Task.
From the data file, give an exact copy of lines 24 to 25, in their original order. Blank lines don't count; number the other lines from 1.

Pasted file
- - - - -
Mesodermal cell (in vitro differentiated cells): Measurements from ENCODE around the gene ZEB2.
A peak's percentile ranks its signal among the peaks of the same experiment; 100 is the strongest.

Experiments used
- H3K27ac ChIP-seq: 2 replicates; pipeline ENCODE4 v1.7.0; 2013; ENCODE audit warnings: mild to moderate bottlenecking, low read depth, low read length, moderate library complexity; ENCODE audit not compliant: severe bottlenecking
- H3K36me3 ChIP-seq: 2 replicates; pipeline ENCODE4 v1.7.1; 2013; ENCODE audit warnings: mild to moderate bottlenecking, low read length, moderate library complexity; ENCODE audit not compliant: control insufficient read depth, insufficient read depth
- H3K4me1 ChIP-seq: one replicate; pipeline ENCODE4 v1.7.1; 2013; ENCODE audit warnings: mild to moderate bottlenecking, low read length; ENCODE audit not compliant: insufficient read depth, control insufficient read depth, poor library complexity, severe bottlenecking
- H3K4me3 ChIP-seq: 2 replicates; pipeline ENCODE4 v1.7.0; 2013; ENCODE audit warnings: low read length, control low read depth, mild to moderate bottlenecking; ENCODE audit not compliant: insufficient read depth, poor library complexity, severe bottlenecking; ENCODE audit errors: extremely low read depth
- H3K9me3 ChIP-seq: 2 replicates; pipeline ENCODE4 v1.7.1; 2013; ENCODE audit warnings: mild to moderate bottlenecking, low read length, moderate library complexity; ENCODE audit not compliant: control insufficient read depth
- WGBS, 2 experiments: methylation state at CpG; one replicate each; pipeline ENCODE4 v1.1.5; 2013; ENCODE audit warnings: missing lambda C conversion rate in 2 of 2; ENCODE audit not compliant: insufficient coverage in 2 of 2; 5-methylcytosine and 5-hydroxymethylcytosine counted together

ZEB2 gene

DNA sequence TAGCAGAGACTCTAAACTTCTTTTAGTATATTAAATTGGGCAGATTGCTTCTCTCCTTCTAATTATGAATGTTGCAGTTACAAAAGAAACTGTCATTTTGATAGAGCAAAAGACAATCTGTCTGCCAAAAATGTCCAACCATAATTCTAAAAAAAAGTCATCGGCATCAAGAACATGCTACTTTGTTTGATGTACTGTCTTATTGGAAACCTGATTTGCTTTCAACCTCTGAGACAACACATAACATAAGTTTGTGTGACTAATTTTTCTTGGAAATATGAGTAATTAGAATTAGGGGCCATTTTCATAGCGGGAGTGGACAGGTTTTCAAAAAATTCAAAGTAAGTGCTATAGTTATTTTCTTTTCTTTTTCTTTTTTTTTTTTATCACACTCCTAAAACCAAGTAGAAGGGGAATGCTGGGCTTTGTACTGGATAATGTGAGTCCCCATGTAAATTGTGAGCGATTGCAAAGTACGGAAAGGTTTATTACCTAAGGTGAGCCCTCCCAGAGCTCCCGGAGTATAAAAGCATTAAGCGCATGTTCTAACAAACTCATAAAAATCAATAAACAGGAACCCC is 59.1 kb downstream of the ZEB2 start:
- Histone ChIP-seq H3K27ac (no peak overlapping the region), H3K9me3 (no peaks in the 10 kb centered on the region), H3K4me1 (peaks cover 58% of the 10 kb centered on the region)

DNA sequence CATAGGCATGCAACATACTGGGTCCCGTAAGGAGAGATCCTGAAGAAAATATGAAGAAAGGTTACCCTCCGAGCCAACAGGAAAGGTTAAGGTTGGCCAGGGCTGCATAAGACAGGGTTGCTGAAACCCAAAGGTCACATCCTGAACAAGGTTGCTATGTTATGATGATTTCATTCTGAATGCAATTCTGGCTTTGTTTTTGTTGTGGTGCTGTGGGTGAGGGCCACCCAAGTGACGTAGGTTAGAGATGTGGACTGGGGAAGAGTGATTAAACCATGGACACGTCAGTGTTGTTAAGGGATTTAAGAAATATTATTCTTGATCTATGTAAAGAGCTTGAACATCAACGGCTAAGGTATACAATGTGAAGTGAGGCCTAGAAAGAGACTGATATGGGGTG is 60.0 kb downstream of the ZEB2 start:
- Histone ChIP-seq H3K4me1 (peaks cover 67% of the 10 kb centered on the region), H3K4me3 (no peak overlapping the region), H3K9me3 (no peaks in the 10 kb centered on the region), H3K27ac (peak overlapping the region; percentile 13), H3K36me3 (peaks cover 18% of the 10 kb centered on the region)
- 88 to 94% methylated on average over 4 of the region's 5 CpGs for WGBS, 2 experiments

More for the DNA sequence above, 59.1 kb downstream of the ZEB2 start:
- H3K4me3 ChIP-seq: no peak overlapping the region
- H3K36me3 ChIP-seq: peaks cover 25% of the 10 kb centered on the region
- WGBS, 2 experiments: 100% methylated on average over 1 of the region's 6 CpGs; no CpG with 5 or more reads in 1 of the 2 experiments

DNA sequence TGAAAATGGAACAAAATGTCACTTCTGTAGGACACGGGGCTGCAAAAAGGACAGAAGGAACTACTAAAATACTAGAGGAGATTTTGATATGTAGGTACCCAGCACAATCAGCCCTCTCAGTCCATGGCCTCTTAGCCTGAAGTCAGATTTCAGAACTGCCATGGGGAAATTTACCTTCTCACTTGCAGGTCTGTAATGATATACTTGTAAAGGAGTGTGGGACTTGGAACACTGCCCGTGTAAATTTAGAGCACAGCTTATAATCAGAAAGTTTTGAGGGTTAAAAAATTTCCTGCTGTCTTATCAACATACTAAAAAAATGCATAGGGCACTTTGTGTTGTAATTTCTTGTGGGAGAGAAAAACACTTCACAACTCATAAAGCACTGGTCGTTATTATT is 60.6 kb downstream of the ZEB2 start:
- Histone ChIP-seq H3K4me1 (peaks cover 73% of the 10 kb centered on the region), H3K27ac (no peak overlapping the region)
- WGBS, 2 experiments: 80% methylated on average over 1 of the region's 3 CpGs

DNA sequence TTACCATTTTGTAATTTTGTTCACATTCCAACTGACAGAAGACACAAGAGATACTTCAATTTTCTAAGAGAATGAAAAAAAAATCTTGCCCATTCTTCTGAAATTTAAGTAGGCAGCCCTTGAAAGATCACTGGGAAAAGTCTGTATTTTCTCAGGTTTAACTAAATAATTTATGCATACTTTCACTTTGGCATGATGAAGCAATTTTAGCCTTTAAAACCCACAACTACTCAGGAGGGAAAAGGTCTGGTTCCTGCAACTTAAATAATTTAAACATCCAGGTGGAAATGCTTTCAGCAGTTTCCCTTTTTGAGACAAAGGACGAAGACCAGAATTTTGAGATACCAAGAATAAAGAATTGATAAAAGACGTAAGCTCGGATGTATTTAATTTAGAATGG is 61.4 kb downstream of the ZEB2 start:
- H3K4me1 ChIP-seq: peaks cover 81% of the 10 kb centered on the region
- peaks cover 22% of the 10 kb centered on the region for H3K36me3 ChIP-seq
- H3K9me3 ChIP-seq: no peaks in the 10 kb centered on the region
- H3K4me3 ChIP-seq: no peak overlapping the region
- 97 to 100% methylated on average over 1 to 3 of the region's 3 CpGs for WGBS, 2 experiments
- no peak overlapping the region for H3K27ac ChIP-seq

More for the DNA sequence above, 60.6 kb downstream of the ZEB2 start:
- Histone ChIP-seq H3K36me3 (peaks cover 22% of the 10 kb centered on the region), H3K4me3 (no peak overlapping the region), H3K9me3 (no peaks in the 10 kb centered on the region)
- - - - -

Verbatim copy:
- H3K4me1 ChIP-seq: peaks cover 81% of the 10 kb centered on the region
- peaks cover 22% of the 10 kb centered on the region for H3K36me3 ChIP-seq